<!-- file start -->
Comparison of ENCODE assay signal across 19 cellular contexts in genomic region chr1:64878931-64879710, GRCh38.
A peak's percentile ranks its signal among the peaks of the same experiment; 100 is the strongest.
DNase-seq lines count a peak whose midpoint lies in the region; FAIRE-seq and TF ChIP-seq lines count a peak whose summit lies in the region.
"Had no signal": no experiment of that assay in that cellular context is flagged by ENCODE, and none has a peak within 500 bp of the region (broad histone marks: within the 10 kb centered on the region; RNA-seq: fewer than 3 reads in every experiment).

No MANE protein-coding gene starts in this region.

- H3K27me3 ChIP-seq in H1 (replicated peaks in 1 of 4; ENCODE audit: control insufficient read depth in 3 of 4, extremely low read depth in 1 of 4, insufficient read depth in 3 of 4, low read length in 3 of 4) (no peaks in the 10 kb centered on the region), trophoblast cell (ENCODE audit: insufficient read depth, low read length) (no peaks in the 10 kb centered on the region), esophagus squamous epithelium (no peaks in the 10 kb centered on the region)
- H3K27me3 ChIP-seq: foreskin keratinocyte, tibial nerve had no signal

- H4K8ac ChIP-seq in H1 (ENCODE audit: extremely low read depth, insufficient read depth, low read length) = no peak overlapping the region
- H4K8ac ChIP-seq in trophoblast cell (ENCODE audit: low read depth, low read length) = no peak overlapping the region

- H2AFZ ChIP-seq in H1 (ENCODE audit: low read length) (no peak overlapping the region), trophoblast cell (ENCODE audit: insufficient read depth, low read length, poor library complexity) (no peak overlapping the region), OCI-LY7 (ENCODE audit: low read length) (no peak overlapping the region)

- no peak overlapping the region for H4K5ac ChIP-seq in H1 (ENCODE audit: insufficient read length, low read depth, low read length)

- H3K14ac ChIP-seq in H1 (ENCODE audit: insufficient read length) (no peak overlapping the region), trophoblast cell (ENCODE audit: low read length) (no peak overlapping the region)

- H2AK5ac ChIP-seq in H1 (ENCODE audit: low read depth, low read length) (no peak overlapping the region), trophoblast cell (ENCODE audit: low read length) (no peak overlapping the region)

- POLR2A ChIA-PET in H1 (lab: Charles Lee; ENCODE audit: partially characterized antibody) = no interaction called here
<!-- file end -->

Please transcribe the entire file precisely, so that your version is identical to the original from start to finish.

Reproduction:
Comparison of ENCODE assay signal across 19 cellular contexts in genomic region chr1:64878931-64879710, GRCh38.
A peak's percentile ranks its signal among the peaks of the same experiment; 100 is the strongest.
DNase-seq lines count a peak whose midpoint lies in the region; FAIRE-seq and TF ChIP-seq lines count a peak whose summit lies in the region.
"Had no signal": no experiment of that assay in that cellular context is flagged by ENCODE, and none has a peak within 500 bp of the region (broad histone marks: within the 10 kb centered on the region; RNA-seq: fewer than 3 reads in every experiment).

No MANE protein-coding gene starts in this region.

- H3K27me3 ChIP-seq in H1 (replicated peaks in 1 of 4; ENCODE audit: control insufficient read depth in 3 of 4, extremely low read depth in 1 of 4, insufficient read depth in 3 of 4, low read length in 3 of 4) (no peaks in the 10 kb centered on the region), trophoblast cell (ENCODE audit: insufficient read depth, low read length) (no peaks in the 10 kb centered on the region), esophagus squamous epithelium (no peaks in the 10 kb centered on the region)
- H3K27me3 ChIP-seq: foreskin keratinocyte, tibial nerve had no signal

- H4K8ac ChIP-seq in H1 (ENCODE audit: extremely low read depth, insufficient read depth, low read length) = no peak overlapping the region
- H4K8ac ChIP-seq in trophoblast cell (ENCODE audit: low read depth, low read length) = no peak overlapping the region

- H2AFZ ChIP-seq in H1 (ENCODE audit: low read length) (no peak overlapping the region), trophoblast cell (ENCODE audit: insufficient read depth, low read length, poor library complexity) (no peak overlapping the region), OCI-LY7 (ENCODE audit: low read length) (no peak overlapping the region)

- no peak overlapping the region for H4K5ac ChIP-seq in H1 (ENCODE audit: insufficient read length, low read depth, low read length)

- H3K14ac ChIP-seq in H1 (ENCODE audit: insufficient read length) (no peak overlapping the region), trophoblast cell (ENCODE audit: low read length) (no peak overlapping the region)

- H2AK5ac ChIP-seq in H1 (ENCODE audit: low read depth, low read length) (no peak overlapping the region), trophoblast cell (ENCODE audit: low read length) (no peak overlapping the region)

- POLR2A ChIA-PET in H1 (lab: Charles Lee; ENCODE audit: partially characterized antibody) = no interaction called here